“We don’t do prop trading,” he said. “We wouldn’t allow it. We don’t do it. We don’t have treasury functions that run as little hedge funds” -- an unsubtle swipe at JPMorgan Chase and its recent $5.8 billion “London Whale” trading loss.
Another element on the Gorman reality tour is the idea of scaling back Wall Street’s out-of-control compensation system, which encourages bankers and traders to take big risks with other people’s money. He started this lonely crusade in January at the World Economic Forum in Davos, Switzerland. During an interview with Bloomberg Television, he said banking had changed drastically because of the financial crisis and pay for bankers and traders had to adjust, too. In 2011, he capped cash bonuses at the firm at $125,000, reduced pay by about 25 percent and deferred large portions of what bonuses were awarded.
“If you’re really unhappy, just leave,” Gorman said. “I mean, life is too short.”
He seems to be the only Wall Street executive willing to say publicly that pay must come down if the big banks are serious about their fiduciary responsibility to shareholders. Pay is, after all, the largest variable cost on Wall Street, often reaching 50 percent or more of revenue.
“There’s way too much capacity and compensation is way too high,” he said last week. “As a shareholder I’m sort of sympathetic to the shareholder view that the industry is still overpaid.” To be sure, the jury of shareholders is still out on the Gorman experiment: Morgan Stanley’s stock is trading around $17.50, below its recent high of $21 a share in March.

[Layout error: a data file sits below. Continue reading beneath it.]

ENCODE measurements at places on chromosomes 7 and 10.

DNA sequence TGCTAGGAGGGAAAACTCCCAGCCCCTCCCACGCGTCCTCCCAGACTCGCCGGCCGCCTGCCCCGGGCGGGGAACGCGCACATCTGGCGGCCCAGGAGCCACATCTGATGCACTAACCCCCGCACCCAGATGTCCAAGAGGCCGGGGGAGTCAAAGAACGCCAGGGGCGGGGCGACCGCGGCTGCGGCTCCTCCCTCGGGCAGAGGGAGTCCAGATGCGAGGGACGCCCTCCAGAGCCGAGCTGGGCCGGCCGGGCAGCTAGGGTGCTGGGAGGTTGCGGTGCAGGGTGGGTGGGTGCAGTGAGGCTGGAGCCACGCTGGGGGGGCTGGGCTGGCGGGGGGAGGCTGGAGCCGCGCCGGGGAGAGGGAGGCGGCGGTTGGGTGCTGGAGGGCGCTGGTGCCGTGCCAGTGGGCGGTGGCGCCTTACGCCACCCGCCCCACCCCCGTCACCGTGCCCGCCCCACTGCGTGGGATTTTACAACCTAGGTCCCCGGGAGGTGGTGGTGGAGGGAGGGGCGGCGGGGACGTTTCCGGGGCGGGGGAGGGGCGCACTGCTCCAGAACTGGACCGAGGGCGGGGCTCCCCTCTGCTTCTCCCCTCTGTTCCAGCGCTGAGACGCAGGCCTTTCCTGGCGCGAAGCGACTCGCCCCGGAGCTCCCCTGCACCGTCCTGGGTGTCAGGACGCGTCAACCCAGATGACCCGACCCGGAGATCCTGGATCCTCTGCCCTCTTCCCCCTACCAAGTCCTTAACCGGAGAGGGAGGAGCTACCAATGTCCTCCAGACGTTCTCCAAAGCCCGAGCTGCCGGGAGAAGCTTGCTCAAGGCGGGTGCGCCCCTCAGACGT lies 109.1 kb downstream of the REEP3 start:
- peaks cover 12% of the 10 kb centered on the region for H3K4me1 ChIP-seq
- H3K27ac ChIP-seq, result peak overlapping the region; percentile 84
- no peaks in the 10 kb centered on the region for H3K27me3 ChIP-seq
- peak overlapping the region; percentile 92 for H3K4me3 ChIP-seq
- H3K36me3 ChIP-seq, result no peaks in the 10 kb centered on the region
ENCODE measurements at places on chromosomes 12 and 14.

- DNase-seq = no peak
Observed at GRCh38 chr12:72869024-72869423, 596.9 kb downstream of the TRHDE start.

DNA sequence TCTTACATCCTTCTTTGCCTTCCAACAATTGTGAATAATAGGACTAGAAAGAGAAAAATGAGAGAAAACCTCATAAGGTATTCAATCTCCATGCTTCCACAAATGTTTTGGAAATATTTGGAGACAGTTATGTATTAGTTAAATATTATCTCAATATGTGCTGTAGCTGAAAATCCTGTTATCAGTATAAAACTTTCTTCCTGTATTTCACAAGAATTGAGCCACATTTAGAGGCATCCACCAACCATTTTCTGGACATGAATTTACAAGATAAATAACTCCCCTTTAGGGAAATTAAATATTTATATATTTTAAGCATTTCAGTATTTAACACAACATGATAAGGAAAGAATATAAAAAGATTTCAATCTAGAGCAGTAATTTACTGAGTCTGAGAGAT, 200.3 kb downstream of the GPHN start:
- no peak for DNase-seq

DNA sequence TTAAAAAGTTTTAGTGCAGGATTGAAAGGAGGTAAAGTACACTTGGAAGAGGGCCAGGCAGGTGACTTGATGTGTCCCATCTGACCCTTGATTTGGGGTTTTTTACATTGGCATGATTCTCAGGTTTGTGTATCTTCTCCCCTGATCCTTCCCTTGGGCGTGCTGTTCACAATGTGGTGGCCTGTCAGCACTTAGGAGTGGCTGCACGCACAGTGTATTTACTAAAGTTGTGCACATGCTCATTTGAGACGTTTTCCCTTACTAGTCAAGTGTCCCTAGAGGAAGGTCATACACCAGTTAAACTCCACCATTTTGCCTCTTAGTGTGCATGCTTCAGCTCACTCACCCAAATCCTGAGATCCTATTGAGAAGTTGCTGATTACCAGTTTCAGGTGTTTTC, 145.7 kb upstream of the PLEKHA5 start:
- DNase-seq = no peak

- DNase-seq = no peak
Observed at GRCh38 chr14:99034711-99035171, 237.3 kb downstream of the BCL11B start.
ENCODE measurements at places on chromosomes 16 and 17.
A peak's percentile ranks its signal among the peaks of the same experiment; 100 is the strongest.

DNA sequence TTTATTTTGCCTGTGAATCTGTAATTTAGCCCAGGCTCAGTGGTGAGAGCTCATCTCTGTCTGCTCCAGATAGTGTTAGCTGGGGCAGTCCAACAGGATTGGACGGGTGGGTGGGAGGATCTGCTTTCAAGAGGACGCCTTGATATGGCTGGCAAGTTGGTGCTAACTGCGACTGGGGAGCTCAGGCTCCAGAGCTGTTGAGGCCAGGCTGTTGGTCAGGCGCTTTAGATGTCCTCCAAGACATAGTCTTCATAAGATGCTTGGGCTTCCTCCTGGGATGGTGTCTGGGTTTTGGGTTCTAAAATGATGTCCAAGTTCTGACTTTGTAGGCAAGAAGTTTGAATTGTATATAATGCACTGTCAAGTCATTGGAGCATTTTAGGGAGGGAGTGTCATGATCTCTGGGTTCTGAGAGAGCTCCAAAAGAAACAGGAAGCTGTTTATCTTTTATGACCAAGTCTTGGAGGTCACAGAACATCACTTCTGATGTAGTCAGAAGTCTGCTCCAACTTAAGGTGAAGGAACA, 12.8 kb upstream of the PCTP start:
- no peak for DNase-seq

I suspect that will change soon. Gorman’s strategic moves are enough to convince one natural born skeptic, Mike Mayo, a financial-industry research analyst at Credit Agricole SA, to recommend Morgan Stanley’s stock for the first time in years. “The stock is valued as if it is a Greek or Spanish bank but its risk is far less,” he wrote in an e-mail to me. For Morgan Stanley to return to its glory days, he said, margins need to be improved in asset management, fixed-income trading needs to be further slimmed down and the core investment-banking franchise needs to be maintained and reinvigorated.
Good advice. A firm built around lower risk-taking and lower overall pay while still providing clients with the advice and capital they need to innovate and expand is what we need on Wall Street. It’s the vision of one man taking seriously his responsibility to make the capital markets safe and productive for economies all over the world, instead of just some casino gone haywire where the house absorbs the losses and the profits go to the gamblers. The question is whether other leaders on Wall Street will follow Gorman’s example.
(William D. Cohan, the author of “Money and Power: How Goldman Sachs Came to Rule the World,” is a Bloomberg View columnist. He was formerly an investment banker at Lazard Freres, Merrill Lynch and JPMorgan Chase. The opinions expressed are his own.)